“You can’t be paralyzed by fear of failure or you will never push yourself,” Schwarzenegger said. “You keep pushing because you believe in yourself and in your vision and you know that it is the right thing to do, and success will come.”

(Here's more on 5 Ways to Survive Rejection as a Writer)

Rule #4: Do not listen to the naysayers.

For years, my Mom would tell me, “Nobody earns a living as a writer.” To which I always responded, “I do, Mom. I make a living as a writer.”

“But do you get health insurance?” she’d insist, shaking her head. “Paid vacation days?”

We all have naysayers in our lives. People who tell us that we can’t do it, or we’re making a mistake, or that things don’t work this way.

Hollywood agents told Arnold Schwarzenegger that there was no way he’d ever become a movie star. Not with his thick accent, his weird name and his massive physique. But those exact traits ended up being his strengths. If he had listened to the naysayers, he might still be in the Austrian Alps, yodeling.

(Here's more on Battling the Doubt Monster: Ignoring Nellie the Naysayer)

Rule #5: Work your butt off.

Schwarzenegger started bodybuilding as a teenager. When he joined the military at age 18, they had him out doing field maneuvers, many miles from the nearest gym. So how did he stick to his workout routine?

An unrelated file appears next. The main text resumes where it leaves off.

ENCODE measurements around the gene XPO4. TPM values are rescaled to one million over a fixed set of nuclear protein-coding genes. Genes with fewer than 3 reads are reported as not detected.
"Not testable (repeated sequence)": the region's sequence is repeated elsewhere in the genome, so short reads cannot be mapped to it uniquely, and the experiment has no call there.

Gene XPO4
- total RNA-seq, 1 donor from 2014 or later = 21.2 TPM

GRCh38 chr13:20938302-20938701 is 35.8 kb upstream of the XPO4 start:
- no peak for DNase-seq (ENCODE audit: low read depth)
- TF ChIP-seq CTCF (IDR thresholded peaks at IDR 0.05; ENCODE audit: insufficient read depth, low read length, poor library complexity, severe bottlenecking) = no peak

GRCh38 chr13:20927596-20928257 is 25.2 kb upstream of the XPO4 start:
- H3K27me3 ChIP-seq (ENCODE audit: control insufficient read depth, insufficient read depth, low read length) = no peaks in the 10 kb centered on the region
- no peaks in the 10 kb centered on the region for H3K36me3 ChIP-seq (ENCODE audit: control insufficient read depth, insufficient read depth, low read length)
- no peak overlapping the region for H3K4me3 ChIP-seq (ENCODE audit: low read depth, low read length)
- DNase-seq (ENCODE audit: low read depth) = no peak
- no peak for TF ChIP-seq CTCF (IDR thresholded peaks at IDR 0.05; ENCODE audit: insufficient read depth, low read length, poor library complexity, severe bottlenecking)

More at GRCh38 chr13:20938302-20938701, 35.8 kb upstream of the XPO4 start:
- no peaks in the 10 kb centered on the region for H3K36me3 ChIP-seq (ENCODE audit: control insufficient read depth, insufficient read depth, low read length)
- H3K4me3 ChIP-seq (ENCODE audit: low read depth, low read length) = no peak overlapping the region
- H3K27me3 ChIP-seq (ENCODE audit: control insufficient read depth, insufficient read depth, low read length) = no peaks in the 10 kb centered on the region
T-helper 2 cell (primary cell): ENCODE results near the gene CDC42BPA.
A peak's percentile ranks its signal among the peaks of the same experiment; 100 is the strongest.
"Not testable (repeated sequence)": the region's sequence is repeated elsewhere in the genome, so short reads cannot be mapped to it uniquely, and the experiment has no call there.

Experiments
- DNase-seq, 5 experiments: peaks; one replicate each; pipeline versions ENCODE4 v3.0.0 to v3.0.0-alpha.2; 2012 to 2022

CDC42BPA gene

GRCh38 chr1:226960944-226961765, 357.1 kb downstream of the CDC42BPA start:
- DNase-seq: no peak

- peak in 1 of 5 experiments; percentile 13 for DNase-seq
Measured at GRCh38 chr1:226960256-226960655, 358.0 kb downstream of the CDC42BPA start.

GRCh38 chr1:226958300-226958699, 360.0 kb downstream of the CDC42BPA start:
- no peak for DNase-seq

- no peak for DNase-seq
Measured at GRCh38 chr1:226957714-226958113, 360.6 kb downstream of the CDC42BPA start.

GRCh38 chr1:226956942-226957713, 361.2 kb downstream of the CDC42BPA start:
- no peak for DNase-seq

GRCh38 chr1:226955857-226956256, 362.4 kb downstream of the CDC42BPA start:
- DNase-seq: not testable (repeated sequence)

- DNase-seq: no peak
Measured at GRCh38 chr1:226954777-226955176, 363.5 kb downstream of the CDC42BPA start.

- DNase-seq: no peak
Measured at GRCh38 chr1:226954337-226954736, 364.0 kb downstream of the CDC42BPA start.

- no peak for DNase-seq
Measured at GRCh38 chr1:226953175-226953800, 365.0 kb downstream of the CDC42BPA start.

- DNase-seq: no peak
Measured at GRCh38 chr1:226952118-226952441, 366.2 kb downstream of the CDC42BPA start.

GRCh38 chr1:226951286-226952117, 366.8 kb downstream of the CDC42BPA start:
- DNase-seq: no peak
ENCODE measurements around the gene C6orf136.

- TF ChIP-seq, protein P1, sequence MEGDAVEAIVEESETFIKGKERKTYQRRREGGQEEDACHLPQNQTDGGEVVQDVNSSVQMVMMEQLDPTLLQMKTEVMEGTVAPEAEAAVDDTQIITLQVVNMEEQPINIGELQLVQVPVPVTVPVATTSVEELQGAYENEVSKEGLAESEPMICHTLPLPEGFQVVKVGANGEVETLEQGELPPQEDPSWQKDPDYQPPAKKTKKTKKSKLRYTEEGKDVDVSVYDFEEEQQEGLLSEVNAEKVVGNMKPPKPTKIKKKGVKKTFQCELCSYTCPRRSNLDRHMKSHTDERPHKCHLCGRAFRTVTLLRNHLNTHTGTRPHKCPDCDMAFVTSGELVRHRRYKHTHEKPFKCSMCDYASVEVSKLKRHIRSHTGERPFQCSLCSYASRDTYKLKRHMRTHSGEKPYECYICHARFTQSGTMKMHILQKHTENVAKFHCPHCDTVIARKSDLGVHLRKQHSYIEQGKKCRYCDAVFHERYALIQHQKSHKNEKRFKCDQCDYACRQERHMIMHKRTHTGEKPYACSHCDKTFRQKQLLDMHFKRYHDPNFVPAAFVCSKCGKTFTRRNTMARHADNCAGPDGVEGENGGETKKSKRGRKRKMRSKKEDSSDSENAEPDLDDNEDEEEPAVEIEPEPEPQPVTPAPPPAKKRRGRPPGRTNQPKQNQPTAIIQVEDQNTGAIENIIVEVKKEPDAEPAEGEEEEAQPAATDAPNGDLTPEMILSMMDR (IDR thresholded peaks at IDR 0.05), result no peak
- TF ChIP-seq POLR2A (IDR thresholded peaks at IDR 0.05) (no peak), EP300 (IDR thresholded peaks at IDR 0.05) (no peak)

By loading his weights onto the back of a tank. After they parked to make camp for the night, he’d pump iron for a few hours before dinner.

He left the military to pursue bodybuilding professionally, and at age 20, he won Mr. Universe. He went on to win Mr. Olympia seven times.

Are you willing to work that hard to finish your novel?

There are 24 hours in a day. If you sleep a full eight hours, you still have 16 left. If you devote one full hour to writing, and no more, that’s only 6% of your day.

Yes, it’s difficult if you also have a day job. And kids. And all of the other aspects of daily life. But it’s still only 6% of your waking hours. When you look at the math, every excuse falls flat. You can afford an hour a day to write a novel.

Hey, it’s not like you have to go load dumbbells onto a tank.

(Here's more on Scheduling for Writing Success)

Rule #6: Give back.

I’ve donated dozens of manuscript critiques and a portion of my book royalties to various charities that support literacy, fight diabetes, and provide nourishing meals to those coping with life-threatening illness. I don’t do this for the bragging rights. I do it because it’s the right thing to do.

Oddly enough, I never experienced any success as a writer until I started giving back. I don’t know if it’s karma, or something spiritual, or simple gratitude. But it’s real, and it works.

Find a cause that you care about and give back to the community. Offer to write or edit a community newsletter. Volunteer to mentor a child. Donate to a charity that you believe in. It will not only help others, it will help you.